Dan’s request is today’s topic: “I know that this has been a general theme in your writing, but it would be really cool to hear about some of the most aggressive strategy shifts today (e.g. RB Salzburg, RB Leipzig, others I haven't heard of), and some of the biggest changes in terms of team composition (e.g. Liverpool). It would be really cool to hear about what the crazy shifts could be over time. For instance, think of the NBA and how many 3's are taken vs the past. Or, think about football and how many teams have shifted to a lot of shotgun and a much higher passing vs running rate. What could those shifts be in soccer?”
What was happening 10 years ago?
I was about to graduate from college, still years away from getting my first real haircut, but you’re not here for that. No, a decade ago, Inter Milan were being coached by Jose Mourinho, and they were grinding their way through the Champions League, en route to an eventual European title. At that time, Mourinho seemed like the only manager who could stop Pep Guardiola, and he still seemed like the only manager you’d want if you absolutely had to win a single game.
Inter were dominating Italy, while Pep’s Barcelona were scratching at triple-digit points in La Liga. Lionel Messi broke the 30-league-goal barrier for the first time -- something he’d do in seven of the next nine seasons. Bayern Munich were winning the Bundesliga, while Marseille ... Marseille ...
Marseille were winning Ligue 1. In England, Liverpool were dropping out of the top four for the first time since they won the 2005 Champions League, and Chelsea, under Carlo Ancelloti, were winning the Premier League with one of the great teams of the competition’s modern era: a plus-71 goal differential that’s only been eclipsed by the two historic Manchester City teams from the past two years.
Messi would go on to win the Ballon d’or, while his club teammates, Andres Iniesta and Xavi, would finish second and third in the voting. Check out the rest of the top 20/my recent Wikipedia history:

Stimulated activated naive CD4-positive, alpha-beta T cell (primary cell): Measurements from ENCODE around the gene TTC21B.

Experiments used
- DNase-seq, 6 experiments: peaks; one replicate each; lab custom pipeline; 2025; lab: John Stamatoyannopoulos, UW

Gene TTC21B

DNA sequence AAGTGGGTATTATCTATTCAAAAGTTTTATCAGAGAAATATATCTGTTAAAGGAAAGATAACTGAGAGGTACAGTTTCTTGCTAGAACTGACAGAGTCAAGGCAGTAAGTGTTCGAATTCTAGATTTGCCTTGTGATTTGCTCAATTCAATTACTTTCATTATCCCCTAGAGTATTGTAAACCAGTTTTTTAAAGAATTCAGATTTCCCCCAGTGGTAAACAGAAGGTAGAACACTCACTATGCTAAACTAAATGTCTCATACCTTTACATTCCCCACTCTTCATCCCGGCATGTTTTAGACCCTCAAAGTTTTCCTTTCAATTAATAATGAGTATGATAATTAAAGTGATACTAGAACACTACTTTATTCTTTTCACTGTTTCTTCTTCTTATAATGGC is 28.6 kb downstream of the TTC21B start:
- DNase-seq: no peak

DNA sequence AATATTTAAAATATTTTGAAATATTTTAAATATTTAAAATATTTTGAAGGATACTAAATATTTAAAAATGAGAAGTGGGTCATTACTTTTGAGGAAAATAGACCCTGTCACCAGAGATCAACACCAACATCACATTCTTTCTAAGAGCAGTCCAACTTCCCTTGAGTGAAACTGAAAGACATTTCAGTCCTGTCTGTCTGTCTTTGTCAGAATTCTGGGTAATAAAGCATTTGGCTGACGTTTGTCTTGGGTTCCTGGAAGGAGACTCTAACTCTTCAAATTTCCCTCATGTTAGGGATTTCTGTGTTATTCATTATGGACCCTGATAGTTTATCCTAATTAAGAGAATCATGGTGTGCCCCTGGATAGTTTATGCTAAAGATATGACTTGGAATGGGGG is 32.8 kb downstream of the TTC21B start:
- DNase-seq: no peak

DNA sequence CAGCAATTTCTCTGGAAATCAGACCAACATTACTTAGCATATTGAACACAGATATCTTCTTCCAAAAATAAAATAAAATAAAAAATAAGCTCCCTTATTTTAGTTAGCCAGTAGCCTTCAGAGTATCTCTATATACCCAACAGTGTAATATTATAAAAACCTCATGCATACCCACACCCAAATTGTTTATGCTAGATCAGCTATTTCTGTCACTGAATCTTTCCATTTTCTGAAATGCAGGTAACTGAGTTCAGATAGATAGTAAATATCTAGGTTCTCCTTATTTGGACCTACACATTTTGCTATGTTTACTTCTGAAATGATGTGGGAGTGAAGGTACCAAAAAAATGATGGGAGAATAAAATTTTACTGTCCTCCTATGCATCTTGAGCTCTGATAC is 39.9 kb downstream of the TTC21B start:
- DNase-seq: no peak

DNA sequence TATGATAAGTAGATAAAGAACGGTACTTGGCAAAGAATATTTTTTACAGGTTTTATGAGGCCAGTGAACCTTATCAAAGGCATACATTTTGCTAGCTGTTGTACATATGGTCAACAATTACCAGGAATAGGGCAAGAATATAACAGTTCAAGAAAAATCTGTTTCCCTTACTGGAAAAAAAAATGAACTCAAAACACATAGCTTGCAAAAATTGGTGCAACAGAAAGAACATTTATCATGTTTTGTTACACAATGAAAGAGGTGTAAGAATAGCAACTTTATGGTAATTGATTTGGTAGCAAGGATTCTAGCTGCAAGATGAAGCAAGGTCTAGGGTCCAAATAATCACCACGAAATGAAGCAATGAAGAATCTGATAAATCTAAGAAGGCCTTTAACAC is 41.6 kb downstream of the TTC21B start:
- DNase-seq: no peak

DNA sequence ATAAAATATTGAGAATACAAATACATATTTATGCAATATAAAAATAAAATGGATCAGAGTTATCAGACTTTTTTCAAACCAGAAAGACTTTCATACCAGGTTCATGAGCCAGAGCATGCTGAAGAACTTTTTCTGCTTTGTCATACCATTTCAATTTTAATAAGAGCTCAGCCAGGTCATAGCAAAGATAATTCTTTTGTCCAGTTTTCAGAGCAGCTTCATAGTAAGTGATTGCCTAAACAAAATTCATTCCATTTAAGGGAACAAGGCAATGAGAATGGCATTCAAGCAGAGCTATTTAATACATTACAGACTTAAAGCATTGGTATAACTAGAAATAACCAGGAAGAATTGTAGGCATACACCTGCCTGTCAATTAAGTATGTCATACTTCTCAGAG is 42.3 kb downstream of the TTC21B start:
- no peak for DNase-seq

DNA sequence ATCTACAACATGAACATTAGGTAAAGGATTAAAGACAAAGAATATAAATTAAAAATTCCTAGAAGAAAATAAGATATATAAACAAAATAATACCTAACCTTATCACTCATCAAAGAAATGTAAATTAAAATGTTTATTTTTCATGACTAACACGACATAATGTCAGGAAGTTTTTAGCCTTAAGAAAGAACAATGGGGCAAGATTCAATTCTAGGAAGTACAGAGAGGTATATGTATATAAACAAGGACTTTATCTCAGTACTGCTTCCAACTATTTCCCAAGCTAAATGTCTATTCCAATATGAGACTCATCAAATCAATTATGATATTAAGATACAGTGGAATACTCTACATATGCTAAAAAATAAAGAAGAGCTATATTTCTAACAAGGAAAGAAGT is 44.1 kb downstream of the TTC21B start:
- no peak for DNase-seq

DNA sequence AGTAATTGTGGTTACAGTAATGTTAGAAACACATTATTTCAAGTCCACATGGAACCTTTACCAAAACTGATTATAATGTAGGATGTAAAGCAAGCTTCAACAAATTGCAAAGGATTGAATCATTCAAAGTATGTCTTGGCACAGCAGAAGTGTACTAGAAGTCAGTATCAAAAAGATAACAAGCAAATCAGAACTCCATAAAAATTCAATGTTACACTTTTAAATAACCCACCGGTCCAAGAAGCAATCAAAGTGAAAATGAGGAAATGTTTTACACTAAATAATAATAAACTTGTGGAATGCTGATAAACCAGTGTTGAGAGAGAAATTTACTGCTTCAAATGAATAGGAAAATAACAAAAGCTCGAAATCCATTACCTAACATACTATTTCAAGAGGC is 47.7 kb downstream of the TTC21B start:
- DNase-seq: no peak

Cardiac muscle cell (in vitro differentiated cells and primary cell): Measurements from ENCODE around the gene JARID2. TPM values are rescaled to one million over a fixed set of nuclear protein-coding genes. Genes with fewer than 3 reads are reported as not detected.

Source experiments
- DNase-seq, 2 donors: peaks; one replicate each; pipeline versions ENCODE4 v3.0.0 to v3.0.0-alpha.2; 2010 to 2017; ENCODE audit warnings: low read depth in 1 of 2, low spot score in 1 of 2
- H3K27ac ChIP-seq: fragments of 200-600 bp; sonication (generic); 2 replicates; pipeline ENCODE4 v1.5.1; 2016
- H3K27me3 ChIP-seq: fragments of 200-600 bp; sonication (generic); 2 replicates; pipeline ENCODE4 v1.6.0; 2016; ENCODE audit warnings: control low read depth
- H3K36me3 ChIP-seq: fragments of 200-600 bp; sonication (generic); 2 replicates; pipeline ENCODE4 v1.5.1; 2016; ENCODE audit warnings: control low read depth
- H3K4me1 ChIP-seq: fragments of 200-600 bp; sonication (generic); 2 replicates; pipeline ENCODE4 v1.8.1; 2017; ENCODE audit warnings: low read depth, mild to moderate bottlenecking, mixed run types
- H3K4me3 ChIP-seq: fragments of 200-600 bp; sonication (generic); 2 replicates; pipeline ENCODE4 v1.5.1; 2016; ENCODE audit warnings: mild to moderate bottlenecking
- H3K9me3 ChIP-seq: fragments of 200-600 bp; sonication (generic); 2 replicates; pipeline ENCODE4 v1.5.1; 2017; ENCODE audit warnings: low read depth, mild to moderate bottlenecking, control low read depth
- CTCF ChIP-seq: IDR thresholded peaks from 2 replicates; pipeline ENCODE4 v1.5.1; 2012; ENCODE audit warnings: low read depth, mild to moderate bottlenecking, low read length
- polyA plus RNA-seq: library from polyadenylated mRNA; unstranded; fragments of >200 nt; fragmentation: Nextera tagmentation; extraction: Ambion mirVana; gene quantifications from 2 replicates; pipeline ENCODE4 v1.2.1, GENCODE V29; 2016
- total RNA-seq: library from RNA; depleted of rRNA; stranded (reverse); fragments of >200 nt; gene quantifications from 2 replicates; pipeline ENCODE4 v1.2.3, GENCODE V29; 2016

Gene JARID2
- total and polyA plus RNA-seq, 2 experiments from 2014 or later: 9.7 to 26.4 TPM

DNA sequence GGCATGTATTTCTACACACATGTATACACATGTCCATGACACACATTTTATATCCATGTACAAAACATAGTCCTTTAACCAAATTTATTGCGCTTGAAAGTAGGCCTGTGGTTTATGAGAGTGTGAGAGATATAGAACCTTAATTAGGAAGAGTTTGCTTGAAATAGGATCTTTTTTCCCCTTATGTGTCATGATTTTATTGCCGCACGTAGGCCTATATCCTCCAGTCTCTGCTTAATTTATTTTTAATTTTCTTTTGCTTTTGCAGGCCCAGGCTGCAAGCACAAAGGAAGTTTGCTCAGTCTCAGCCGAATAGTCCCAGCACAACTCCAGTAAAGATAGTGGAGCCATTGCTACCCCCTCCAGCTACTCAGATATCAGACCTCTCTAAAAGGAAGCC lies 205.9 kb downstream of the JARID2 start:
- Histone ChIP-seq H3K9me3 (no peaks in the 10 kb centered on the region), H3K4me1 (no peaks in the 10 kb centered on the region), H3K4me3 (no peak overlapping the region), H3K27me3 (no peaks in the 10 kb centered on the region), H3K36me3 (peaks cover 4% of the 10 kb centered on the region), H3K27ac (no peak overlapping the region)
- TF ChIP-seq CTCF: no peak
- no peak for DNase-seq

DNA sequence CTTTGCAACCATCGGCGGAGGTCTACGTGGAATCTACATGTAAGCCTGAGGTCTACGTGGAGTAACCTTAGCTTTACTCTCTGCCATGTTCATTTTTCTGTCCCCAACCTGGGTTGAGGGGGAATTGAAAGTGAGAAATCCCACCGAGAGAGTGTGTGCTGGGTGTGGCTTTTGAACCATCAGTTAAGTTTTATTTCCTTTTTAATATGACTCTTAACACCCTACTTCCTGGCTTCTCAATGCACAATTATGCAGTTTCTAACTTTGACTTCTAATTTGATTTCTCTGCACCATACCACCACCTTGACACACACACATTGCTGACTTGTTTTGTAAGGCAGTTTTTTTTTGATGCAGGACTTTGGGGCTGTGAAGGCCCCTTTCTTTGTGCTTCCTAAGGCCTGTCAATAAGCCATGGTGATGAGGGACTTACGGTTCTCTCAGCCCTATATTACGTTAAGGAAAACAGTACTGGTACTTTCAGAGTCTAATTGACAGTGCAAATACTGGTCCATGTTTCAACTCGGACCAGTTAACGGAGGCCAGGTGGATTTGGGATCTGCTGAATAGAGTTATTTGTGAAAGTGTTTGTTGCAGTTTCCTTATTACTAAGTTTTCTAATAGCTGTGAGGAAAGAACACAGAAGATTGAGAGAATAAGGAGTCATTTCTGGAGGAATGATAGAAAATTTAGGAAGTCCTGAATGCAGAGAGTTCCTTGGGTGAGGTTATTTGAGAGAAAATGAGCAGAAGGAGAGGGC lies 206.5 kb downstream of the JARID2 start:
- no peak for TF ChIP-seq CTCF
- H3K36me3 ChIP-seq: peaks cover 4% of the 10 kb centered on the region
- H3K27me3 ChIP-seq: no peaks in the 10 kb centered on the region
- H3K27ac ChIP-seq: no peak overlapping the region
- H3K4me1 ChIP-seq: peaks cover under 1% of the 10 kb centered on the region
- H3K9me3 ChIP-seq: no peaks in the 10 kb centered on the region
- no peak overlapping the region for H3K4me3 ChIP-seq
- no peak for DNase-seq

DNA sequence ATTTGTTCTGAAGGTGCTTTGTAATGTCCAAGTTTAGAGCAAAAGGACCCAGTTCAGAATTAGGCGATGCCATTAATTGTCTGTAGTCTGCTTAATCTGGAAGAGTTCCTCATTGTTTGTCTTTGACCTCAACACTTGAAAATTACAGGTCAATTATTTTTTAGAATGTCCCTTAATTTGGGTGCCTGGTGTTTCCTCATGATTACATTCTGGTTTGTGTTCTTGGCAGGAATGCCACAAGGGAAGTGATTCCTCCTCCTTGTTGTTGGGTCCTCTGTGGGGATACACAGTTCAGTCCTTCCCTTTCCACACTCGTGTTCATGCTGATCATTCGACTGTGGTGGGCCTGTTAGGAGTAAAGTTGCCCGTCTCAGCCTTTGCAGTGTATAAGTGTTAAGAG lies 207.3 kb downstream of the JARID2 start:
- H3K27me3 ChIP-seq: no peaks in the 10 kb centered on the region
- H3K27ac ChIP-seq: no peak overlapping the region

Some things have shifted since: Mourinho is currently just barely hanging on as a true influential force at the top level of the sport, Liverpool are back at the top, Juventus have re-surpassed Inter to become the dominant power in Italy, and PSG are now owned by the Qatari sovereign wealth fund. But Bayern and Barcelona winning isn’t anything new, and Lionel Messi remains the world’s most dominant individual player.
However, while the rules of the sport broadly remain the same, the way the game gets played within those constraints has begun to shift.
Per Stats Perform data, the average team took 13.3 shots per match in Europe’s Big Five leagues back in 2009-10, and that number has ticked slightly down to 12.8 in 2019-20. However, the quality of shots has gone in the other direction, and by a much greater magnitude. The average expected-goal value per shot in 09-10 was 0.075, and this season it’s up to 0.111. The number of possessions per match has declined since 09-10, but that’s because of more successful possession play. Pass completion is up to 80 percent this year from 75 percent in 09-10. The average sequence (an uninterrupted possession, i.e. when the ball doesn’t go out of bounds or a foul isn’t called) lasts for 8.2 seconds in today’s game, compared to 7 seconds 10 years ago, while the average sequence now contains 3.2 passes, compared to 2.6 in 09-10. The average speed of a sequence (the number of meters the ball advances up field per second) has declined from 2.06 to 1.58. And while it might seem strange that the pressing rate has declined (opponent passes allowed per defensive action, or “PPDA”) from 10.85 to 11.89, that has more to do with the increased passing proficiency than anything else. The average sequence begins farther from a team’s own goal line (46.2 meters in 19-20, 44.5 meters in 09-10), so the ball is being won higher up the field than it used to be. Lastly, while the number of passes completed into the penalty area is nearly identical (11.97 in 19-20, 11.77 in 09-10), teams have slowly weaned themselves off of a cross-heavy diet: 22.8 percent of final-third passes were crosses 10 years ago, and that’s declined to 17.5 percent this season.